Graeme Cooper Automotive experts are frequently asked what spares to take on an extended trip. While we certainly could compile a list and supply a kit of the most likely components, there are too many well-documented stories of trips being undertaken with loads of spare parts, only to have the one item for which no part is carried being the cause of a major problem. Additionally, consideration must be given to the tools needed and the mechanical (and increasingly the electronic) knowledge and skill of the driver or crew. The simple question is “where do you stop”?
There is no substitute for a professional pre-trip inspection. A really competent mechanic with extensive experience of the marque will have the specialist knowledge of what to look for on each vehicle type and model.
By identifying when components and systems have failed, or are nearing the end of their effective life, they can be replaced and/or spares provided, thus eliminating many potential problems that otherwise might occur.
Common spares & back-up equipment
Of course, there will always be “common sense” items to carry – mostly those that could fail or be damaged regardless of how well the vehicle is prepared in advance. The following list is by no means complete, but covers most of the basics:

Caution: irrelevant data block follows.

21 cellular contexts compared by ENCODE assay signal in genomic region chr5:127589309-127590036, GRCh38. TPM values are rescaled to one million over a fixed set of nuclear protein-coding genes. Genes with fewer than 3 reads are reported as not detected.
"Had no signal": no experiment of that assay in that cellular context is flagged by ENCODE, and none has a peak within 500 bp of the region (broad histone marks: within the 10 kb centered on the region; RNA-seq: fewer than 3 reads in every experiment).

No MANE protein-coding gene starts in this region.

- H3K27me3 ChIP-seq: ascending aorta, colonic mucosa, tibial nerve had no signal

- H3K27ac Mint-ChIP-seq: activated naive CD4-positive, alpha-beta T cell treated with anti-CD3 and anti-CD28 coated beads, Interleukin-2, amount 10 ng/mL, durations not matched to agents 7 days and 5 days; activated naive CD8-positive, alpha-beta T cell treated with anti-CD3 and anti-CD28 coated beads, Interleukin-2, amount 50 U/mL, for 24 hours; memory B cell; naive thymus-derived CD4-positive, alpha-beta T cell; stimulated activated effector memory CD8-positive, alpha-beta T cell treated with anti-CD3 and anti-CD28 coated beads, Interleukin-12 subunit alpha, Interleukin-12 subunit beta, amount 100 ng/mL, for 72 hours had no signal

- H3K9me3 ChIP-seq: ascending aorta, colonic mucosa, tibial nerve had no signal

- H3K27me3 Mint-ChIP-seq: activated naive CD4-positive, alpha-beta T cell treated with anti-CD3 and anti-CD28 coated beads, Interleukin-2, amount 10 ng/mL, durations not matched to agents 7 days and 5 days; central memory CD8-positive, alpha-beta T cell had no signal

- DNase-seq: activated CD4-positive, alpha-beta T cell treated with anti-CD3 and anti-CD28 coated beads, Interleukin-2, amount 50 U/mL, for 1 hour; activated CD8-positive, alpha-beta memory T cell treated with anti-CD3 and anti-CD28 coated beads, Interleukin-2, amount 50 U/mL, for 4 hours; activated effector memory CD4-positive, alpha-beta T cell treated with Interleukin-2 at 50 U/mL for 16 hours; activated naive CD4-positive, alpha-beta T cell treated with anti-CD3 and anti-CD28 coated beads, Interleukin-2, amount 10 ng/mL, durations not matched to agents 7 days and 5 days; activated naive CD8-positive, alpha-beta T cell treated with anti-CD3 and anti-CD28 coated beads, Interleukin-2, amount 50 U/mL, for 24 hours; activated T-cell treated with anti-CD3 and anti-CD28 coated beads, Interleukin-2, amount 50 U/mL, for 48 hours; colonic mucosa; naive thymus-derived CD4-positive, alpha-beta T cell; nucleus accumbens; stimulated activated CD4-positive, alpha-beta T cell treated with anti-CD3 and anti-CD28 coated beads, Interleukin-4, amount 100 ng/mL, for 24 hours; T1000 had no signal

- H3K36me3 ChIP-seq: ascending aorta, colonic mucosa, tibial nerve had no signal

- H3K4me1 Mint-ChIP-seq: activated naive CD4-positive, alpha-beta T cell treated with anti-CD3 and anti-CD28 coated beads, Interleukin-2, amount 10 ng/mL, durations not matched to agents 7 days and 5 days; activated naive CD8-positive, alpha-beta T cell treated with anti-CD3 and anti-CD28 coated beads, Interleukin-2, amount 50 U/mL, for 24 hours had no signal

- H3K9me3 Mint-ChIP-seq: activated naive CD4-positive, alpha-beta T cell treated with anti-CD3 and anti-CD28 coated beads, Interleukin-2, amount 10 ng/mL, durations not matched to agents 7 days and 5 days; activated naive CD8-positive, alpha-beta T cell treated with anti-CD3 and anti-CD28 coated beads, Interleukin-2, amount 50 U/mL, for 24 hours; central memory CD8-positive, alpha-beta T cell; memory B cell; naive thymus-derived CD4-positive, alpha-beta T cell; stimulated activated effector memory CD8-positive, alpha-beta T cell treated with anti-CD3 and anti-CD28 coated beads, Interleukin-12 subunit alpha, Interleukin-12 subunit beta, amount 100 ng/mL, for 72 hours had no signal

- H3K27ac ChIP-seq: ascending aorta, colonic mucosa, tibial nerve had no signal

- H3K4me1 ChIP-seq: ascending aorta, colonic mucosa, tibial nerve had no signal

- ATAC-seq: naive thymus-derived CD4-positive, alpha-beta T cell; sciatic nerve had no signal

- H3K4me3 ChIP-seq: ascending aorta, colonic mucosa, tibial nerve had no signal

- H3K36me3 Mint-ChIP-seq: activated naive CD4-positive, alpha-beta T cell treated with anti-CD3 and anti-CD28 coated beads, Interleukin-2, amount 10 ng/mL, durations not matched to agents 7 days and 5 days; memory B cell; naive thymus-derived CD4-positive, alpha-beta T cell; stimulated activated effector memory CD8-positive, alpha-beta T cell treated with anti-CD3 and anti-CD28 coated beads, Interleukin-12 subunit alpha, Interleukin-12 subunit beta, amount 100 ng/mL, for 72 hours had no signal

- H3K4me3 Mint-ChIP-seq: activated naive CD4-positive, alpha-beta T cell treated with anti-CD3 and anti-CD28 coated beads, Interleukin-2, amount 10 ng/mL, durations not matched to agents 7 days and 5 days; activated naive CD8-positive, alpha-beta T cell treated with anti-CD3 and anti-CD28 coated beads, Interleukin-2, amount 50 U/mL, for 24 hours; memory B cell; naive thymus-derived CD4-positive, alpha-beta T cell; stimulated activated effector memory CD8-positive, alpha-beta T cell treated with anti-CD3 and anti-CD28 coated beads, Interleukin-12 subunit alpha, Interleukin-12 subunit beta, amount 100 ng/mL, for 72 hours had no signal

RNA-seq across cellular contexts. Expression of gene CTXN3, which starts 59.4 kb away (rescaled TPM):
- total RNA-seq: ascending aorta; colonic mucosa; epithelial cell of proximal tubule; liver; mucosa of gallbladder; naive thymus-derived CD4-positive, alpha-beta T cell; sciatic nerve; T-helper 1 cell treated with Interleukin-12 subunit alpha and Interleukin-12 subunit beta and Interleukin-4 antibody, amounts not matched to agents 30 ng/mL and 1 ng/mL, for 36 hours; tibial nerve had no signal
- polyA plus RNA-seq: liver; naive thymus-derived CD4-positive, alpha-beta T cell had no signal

Spare battery: Any battery more than 12 months old is suspect and the workshop should change it before you depart. Either way, a spare is cheap insurance
Air filter: An essential item if you will be driving on dirt/gravel or sand
Oil filter: Depending upon the planned length of the trip, an oil change will be highly desirable and having the correct filter will make things much easier
Fuel filters: Blockages are not as uncommon as many believe, best to be prepared
Silicone “rescue” tape can be used successfully to repair radiator hoses and this will save having to carry all the various hoses that could potentially fail. However, the workshop will inspect the hoses and change any that are defective.
Set of fan belts: Ditto
Spare rims & tyres. Anyone going far from home and/or your regular tyre service should seriously consider carrying TWO spare (full size) wheels. Never assume some rural tyre service will carry your size and brand
Tyre repair kit. Might be overkill if carrying two spare wheels but for serious off-road travel, having a repair kit (and knowing how to use it) can literally save lives.
Engine & gear oil: Take whatever grade your vehicle needs
Transmission & brake fluid: Ditto
Water: As much as you can carry safely
Headlamp & other bulb replacements